The core of the renaissance is a new style for von Buhl’s Riesling program, which accounts for 85 percent of total production. Point One in the new style is reliance on fully ripe fruit from the exceptionally fine sites that are the estate’s core strength. Kauffmann assesses ripeness straightforwardly: he “eat[s] kilos of grapes straight from the vines” in the weeks leading up to harvest. “You cannot make a good wine from tasteless fruit,” he explains, as if it were obvious. Low yields help too: the combination of low yields and organic (now verging toward biodynamic) viticulture deliver ripe fruit at low levels of sugar accumulation. Point Two is the converse of Point One: as soon as the grapes are ripe, they are picked without delay. This means that each vineyard is picked several times, often four times, not (as Austrians often argue) to achieve a bit more flavor, but to get all the fruit as close as possible to its own perfect ripeness. Point Three: Kauffmann trusts active yeasts, and spent yeast in the form of lees. “Energy comes from the yeasts,” he asserts, “they keep the wine fresh and give it the potential to age for many years. Yeast [also] inoculate the wine against oxygen.” It follows that new wines are kept on the full lees as long as possible, in fact, until the final cuvees are made, sometime in the spring following the vintage, but one or two years later in the case of the best wines. Kauffmann does not fine wines, or juice, and uses sulfur very parsimoniously; he also likes wooden fermentation vessels, in a combination of 500-liter barrels and 2400-litre Doppelstücke. Winemaking is thus oxidative, not reductive, ensuring that the wines, though tense, are never brittle. Finally, Point Four is that wines made this way do not need residual sugar. Except for a handful of self-proclaimed Kabinette and Spätlesen, all wines at von Buhl are now dry, and all dry wines are really dry (barely one gram of residual sugar), a choice that has led to wines of exceptional precision, cut and tension, while the fine quality of the grapes themselves assures concentration, complexity and nuance. It also puts von Buhl in the company of (so far) very few producers for whom dry is very dry indeed; see the post on this site about Dreissigacker for another example. All fermentations begin with naturally-occurring yeast, but a yeast isolated by Weingut Dr. Bürklin-Wolf in Pechstein is added when each ferment contains about 13 g/L of unfermented sugar, and this yeast works until the job is done. Erste and Grosse Lage wines spend at least 14 and up to 22 months of the full lees. While it is not surprising that this protocol yields benchmark editions of the estate’s top site-specific wines, the team’s approach has also created astonishingly good results with the basic village wines, which consumers are invited to take seriously.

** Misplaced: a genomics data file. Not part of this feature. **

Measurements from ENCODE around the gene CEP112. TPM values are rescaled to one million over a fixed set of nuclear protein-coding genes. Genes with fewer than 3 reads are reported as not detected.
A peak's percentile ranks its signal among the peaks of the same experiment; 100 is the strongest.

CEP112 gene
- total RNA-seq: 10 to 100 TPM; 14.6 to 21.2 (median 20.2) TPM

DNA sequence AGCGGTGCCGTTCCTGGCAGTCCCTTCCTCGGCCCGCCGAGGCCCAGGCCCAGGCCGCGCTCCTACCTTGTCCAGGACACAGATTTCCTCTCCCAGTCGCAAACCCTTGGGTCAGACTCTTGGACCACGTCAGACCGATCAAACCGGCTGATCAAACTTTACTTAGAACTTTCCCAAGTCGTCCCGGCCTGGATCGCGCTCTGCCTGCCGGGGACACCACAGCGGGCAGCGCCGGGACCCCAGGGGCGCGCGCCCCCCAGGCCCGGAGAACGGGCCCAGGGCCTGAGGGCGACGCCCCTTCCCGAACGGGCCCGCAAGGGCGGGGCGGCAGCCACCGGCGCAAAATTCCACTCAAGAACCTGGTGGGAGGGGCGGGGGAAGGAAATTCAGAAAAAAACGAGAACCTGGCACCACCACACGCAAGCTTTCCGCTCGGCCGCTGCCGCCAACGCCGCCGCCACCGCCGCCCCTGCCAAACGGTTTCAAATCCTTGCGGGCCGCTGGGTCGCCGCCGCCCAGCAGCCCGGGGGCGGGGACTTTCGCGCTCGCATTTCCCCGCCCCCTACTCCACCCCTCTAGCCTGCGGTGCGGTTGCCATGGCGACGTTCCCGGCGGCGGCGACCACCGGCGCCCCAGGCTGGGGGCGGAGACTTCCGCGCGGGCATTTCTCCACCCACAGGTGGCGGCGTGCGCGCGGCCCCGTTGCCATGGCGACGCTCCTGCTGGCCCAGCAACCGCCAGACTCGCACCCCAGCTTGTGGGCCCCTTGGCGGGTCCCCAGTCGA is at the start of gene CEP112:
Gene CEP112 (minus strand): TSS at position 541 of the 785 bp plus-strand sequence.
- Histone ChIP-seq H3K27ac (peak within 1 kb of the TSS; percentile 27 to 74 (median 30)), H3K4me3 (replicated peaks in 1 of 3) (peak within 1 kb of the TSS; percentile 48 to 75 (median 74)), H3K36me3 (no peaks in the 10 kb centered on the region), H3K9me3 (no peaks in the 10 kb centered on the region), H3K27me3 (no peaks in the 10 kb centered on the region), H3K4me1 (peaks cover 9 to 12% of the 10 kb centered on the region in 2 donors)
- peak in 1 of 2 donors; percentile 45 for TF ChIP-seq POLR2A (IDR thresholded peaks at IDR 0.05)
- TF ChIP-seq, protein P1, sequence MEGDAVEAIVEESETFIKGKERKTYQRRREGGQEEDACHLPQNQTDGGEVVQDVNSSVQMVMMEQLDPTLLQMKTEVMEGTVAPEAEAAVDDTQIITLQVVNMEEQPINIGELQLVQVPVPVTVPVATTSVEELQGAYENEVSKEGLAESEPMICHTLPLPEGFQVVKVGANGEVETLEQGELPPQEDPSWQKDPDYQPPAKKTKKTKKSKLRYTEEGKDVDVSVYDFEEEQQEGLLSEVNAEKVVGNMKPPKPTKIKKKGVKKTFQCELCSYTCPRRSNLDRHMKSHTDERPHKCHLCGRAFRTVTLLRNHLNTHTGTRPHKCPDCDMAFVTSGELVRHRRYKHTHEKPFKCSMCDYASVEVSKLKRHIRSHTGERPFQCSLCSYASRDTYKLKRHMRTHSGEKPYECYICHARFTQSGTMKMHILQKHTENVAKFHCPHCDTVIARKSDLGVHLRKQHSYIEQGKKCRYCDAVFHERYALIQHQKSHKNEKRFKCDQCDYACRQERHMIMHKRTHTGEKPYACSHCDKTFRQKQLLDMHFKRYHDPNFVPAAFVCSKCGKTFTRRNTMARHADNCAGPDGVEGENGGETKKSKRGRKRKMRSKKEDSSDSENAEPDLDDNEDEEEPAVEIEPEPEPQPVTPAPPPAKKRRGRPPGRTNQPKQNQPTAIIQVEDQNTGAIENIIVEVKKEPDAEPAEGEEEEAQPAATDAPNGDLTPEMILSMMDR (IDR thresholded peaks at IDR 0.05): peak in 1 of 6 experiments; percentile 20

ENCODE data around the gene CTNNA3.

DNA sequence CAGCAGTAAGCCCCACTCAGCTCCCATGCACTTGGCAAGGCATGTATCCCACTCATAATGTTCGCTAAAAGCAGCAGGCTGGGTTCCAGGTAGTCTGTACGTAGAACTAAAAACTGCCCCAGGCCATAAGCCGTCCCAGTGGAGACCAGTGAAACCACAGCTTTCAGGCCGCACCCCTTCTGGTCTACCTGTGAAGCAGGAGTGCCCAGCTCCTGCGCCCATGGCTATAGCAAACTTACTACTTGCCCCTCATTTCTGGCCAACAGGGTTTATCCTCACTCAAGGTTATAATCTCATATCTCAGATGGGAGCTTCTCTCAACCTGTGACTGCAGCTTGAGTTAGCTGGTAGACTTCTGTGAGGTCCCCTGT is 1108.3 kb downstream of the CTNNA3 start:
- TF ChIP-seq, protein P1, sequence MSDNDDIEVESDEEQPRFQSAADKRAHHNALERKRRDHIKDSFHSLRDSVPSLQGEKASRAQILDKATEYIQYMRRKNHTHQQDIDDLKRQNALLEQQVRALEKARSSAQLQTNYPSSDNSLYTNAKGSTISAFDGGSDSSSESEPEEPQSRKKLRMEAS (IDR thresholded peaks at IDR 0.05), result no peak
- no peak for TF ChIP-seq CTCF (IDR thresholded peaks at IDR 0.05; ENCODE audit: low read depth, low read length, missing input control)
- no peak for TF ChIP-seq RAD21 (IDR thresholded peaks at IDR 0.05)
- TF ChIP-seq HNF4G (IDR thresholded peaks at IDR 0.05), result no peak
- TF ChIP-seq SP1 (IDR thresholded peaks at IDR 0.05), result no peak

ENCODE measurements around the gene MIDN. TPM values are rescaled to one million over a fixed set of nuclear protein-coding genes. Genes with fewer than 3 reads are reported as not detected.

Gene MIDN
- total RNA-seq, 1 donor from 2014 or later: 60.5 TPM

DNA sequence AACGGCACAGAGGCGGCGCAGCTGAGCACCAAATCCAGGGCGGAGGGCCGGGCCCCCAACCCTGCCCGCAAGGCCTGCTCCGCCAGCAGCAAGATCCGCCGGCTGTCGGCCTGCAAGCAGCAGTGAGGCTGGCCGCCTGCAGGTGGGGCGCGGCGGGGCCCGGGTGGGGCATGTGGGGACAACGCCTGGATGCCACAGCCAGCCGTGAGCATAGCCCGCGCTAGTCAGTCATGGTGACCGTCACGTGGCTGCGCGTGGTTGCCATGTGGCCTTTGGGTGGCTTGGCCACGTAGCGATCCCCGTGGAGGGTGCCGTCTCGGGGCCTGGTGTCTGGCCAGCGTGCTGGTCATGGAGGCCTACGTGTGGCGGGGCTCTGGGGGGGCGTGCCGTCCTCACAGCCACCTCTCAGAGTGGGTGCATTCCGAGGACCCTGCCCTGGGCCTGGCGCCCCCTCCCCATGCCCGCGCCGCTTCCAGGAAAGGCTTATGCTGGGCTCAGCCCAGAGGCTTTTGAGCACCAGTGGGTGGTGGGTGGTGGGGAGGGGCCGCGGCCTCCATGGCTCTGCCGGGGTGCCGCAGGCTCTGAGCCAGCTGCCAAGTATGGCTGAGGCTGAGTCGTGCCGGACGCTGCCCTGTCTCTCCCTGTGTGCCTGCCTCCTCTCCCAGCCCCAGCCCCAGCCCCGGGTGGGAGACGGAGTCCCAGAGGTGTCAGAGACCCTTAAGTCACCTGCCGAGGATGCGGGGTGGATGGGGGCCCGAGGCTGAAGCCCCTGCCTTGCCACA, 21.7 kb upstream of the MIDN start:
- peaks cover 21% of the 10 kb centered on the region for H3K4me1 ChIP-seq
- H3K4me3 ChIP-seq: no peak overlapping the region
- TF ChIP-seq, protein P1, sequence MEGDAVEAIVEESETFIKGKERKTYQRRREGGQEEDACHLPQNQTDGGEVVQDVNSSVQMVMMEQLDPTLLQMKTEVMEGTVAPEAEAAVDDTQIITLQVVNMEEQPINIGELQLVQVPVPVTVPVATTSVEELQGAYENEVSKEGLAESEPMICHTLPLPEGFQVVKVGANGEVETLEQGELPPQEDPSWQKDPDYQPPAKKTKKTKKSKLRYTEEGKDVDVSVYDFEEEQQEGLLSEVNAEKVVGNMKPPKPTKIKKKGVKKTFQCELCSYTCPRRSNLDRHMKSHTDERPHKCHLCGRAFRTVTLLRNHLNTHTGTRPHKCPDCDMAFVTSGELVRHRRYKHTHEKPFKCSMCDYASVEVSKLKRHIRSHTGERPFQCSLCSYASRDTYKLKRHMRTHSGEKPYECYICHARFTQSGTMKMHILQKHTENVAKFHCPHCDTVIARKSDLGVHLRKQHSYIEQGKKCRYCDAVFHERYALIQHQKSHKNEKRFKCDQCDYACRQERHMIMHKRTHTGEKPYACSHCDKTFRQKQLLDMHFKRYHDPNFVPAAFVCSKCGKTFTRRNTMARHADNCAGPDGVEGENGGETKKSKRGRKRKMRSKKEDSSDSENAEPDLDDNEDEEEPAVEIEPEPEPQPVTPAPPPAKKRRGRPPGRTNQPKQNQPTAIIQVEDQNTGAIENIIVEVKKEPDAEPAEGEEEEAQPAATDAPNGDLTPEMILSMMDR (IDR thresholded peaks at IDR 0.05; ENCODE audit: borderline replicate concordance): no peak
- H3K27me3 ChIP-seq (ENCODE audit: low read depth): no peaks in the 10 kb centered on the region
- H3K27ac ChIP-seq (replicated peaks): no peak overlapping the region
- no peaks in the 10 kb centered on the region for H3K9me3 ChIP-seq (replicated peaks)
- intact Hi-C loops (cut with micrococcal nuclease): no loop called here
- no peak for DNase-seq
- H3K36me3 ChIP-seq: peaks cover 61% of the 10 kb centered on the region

Although von Buhl has always made sparkling wines alongside its still wine portfolio, it will now deepen this program, taking advantage of Kauffmann’s Champagne experience. Making both bottle-fermented late-disgorged wines as all-Riesling cuvees, and as all-Pinot blanc de noirs, and all of the above made exclusively from the first press fraction, and never dosed beyond 5 g/L. Standby for the first release of these sparkling wines in another year or two. Expect some exciting still (and site-designated) Spätburgunder as well: the 2014 Spätburgunder “Suez” is a peek into the future.
The stylistic insistence on very dry wines is what tasters notice first today. Those familiar with earlier, friendlier vintages of von Buhl are sometimes aghast, and sales reps cfound the first of the dry Rieslings, especially at the estate and village levels very hard to sell. (Grosche says sales fell by 20 percent when the 2013s were released.) Perseverance paid off, however, in the form of critical acclaim. The 2016 Estate Trocken, made entirely from vineyards in Ruppertsberg with no fruit from any Erste or Grosse Lage, was bracing in the spring of 2017 — citrus-y, dry, modestly mineral and a sound value for money (ca. USD 17 in the USA). A 2016 blend called Suez (in memory of the Forst-based wine served back in 1869), sourced primarily from Grosse Lagen in Forst and sporting a bit more sugar (3.3 g/L) is offered for about double the price. It is a beach wave of fruit and flowers with Grosse Lage complexity on the finish. Both 2016 village wines, one from Deidesheim and one from Forst were delicious, the Deidesheimer sourced entirely from Erste Lagen within Herrgottsacker and Mäushöhle, showing bright citrus and stone fruit cores plus abundant minerality, grit and tension; the Forster showing mostly stone fruit with just hints of citrus, but also smokier and borderline voluptuous. These wines finished with 1.3 and 1.4 grams of residual sugar respectively. The 2016 Mäushöhle, from a steepish, E-SE-facing slope surmounting a pretty stream, was a lovely, clean white-fruited wine with a lean, columnar structure and oodles of texture on the back palate that counted as a personal favorite. From the 2015 vintage there was also an Erste Lage bottling from parcels (Vogelsang and Hahneböhl) in the upper part of Herrgottsacker, the northernmost vineyard in Deidesheim: fruit driven, concentrated and brilliant, showing the imprint of rather more limestone that is found in any of the preceding sites. Plus the gems you would expect from Herrgottsacker (concentrated and brilliant and borderline saline from the higher elevation and limestone) and Paradiesgarten (great depth of flavor, abundant fruit and complexity.)
In short, Weingut Reichrat von Buhl is now making some of the Pfalz’s most exciting Rieslings. Rudy Wiest Selections (Carlsbad, CA) is the USA importer.